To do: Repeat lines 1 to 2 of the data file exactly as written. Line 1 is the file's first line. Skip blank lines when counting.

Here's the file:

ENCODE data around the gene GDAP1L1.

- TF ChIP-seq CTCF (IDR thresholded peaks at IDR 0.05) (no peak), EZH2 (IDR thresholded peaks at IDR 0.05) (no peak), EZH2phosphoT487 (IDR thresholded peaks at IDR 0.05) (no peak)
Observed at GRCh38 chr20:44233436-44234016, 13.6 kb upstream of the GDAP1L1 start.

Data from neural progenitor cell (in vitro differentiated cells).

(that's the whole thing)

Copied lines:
ENCODE data around the gene GDAP1L1.

- TF ChIP-seq CTCF (IDR thresholded peaks at IDR 0.05) (no peak), EZH2 (IDR thresholded peaks at IDR 0.05) (no peak), EZH2phosphoT487 (IDR thresholded peaks at IDR 0.05) (no peak)